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Stereotypes stem from Greek life to ASUC pipeline

Before coming to UC Berkeley, I had almost no exposure to Greek life. Sororities and fraternities seemed like a faraway American dream. Coming from a high school in the suburbs of Toronto, I saw Greek life as synonymous with sex, parties, drugs and social status.

The stigma surrounding this branch of American college student life seemed inescapable: This party animal stereotype was so strong that for much of my life, I believed that being intelligent, driven or professional was exclusive from being in Greek life.

A couple of weeks into my time at UC Berkeley, I downloaded an app called Yik Yak. Yik Yak is structured much like the social media platform X (formerly known as Twitter), except all of its submissions are from anonymous college students. Most of the posts, or Yaks, are harmless vents about midterms or fraternity rankings, but as the 2024 ASUC election approached, the stream got nasty — fast.

UC Berkeley has a famously active political scene. As UC Berkeley students, politics is in our blood. From the free speech movement of the 1960s to the ever-present protests on Sproul, our activism is an integral aspect of our unique student culture. Our student government’s presence is correspondingly ubiquitous. ASUC campaign videos are nothing short of HD masterpieces, and tablers willingly stand in front of Sather Gate until the skin peels off of their sunburnt shoulders. Yet, the rest of the student body seems to take every chance to rip these candidates apart.

Although media coverage surrounding ASUC elections is far from absent, many students also turn towards social media platforms, such as Tiktok, Instagram and, of course, Yik Yak to collect information from student voices. As I scrolled through the app between classes, I saw that my main feed was inundated with inappropriate and degrading comments about the ASUC candidates — particularly if they were also women in Greek life.

“Which ASUC candidate gonna give me the nastiest head,” one post read, blatantly misogynistic and sexually degrading. Others more generally criticized an alleged pipeline from Greek life to ASUC: “We can’t have Aphi take over ASUC again” and “Boycott the Greek Life to ASUC pipeline.”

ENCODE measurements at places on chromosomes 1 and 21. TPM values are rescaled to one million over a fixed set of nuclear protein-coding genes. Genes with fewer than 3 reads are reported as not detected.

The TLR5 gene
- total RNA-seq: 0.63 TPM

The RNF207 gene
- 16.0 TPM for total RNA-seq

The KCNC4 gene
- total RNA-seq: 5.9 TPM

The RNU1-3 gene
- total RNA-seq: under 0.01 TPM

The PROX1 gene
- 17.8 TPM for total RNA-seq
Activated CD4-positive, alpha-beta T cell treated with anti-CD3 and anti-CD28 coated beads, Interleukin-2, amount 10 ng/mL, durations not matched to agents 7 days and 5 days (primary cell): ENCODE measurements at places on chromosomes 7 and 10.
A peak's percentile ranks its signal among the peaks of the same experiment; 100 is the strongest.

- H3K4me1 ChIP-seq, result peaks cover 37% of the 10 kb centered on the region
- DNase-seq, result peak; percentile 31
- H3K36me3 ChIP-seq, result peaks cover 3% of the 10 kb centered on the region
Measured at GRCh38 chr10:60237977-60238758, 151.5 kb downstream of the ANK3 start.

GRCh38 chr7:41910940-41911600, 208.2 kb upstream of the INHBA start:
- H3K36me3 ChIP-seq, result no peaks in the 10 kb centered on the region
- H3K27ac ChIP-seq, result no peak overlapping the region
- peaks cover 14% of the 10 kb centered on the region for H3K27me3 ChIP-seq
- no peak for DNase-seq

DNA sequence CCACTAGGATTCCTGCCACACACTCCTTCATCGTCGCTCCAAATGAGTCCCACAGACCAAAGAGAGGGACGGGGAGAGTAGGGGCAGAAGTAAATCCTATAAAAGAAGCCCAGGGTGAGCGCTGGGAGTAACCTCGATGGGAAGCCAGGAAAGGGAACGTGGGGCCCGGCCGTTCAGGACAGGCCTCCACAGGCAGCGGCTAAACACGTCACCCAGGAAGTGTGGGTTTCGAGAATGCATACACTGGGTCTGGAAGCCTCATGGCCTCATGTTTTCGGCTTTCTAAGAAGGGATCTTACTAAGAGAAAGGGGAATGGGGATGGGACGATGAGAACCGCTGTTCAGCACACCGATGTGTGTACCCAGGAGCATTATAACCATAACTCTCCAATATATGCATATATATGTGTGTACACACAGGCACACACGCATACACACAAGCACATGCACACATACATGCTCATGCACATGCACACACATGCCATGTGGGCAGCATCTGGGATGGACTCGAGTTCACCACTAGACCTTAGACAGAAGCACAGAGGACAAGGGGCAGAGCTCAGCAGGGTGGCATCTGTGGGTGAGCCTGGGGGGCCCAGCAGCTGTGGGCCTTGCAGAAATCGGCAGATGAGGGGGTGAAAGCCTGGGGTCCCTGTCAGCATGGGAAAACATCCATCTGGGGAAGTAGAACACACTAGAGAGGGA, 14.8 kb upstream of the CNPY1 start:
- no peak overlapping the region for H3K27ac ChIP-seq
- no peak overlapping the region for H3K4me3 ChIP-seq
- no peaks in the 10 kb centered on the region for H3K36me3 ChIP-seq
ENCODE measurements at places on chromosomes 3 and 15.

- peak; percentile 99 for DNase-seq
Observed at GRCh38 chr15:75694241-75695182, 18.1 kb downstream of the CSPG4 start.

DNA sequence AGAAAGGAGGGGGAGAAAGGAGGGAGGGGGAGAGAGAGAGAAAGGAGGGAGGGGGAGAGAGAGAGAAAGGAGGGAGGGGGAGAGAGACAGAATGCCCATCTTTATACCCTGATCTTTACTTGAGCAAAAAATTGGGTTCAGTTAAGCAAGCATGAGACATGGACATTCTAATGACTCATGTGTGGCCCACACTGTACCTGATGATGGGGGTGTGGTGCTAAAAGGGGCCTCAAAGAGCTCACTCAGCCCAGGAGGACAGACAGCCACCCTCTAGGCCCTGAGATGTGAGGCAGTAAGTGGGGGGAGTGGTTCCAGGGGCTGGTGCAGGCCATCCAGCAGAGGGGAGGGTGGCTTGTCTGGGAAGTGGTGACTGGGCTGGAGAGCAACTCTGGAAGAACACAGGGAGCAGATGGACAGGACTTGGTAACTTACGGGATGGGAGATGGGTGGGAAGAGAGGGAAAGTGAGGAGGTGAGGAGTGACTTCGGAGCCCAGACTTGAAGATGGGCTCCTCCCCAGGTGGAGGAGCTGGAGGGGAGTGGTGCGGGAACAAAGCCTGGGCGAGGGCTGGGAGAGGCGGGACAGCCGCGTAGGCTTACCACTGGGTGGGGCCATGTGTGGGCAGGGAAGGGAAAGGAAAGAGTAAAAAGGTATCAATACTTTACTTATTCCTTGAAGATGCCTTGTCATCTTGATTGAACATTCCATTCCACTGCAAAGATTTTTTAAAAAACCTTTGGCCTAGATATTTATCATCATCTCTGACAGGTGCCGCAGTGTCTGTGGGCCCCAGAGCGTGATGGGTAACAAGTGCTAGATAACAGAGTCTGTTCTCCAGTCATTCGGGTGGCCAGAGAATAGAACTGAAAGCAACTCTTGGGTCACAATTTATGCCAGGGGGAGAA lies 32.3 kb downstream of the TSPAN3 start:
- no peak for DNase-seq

Much of the concern expressed by students on Yik Yak can be attributed to an overall distaste for a certain strain of apparent “Greek life nepotism,” especially given that we are supposed to function as a democratic student government.

Considering how much of the ASUC is involved in Greek life, voters are concerned about the granting of unfair privileges or positions and an ingroup bias towards candidates on the “inside.” There is also concern about implementing policies that unfairly benefit Greek life or fail to hold Greek life accountable for its many issues regarding safety or discrimination. In response to this, students often display hostility towards these student politicians in an attempt to combat this perceived nepotism. This is a plausible concern, yet it does not excuse the inappropriate behavior of our student body.

UC Berkeley houses a vibrant Greek life presence with 2,800 members in over 55 sororities and fraternities. There will inevitably be some overlap between the ASUC and these social organizations, but there is a lack of sufficient evidence that this overlap is due to nepotism.

Further, it is not as if these candidates lack merit beyond their involvement in Greek life. For instance, Shri Gopal, recently elected ASUC president and member of the sorority Alpha Phi, has an extensive resume that highlights her service as a former ASUC senator and external vice president. Yet, these contributions are rarely mentioned on social media platforms like Yik Yak. Instead, these anonymous posters seem to be more interested in her hypothetical drinking habits, sexual history or physical appearance.

Gopal is but one example of this blatant misogyny toward women running for positions of power. Many UC Berkeley students seem to overlook these achievements of female ASUC candidates, opting to tunnel them into the “sorority girl stereotype” — airheaded women who couldn’t care less about academia, politics or public service — by bashing candidates for their personal lives or by making false, violating comments about their sexual histories.

This is nothing new in politics. These practices of misogyny extend past the ASUC: Women in politics have faced similar harassment from people on social media, from Carlsbad Councilwoman Cori Schumacher, who was forced into filing a restraining order after being stalked and harassed online, to Rep. Alexandria Ocasio-Cortez, who was accosted and called “crazy” and a “fucking bitch” by a male political representative. Women running for positions of political power historically and continually face sexist discrimination, which is, quite frankly, sickening.

As a school known for its progressivism, this blatant sexism undermines everything we stand for as a student body and is an embarrassment to our legacy. UC Berkeley students should understand, more than most, the importance of separating the personal from the professional.

The verbal abuse of female candidates behind a screen is easy. Governing is harder.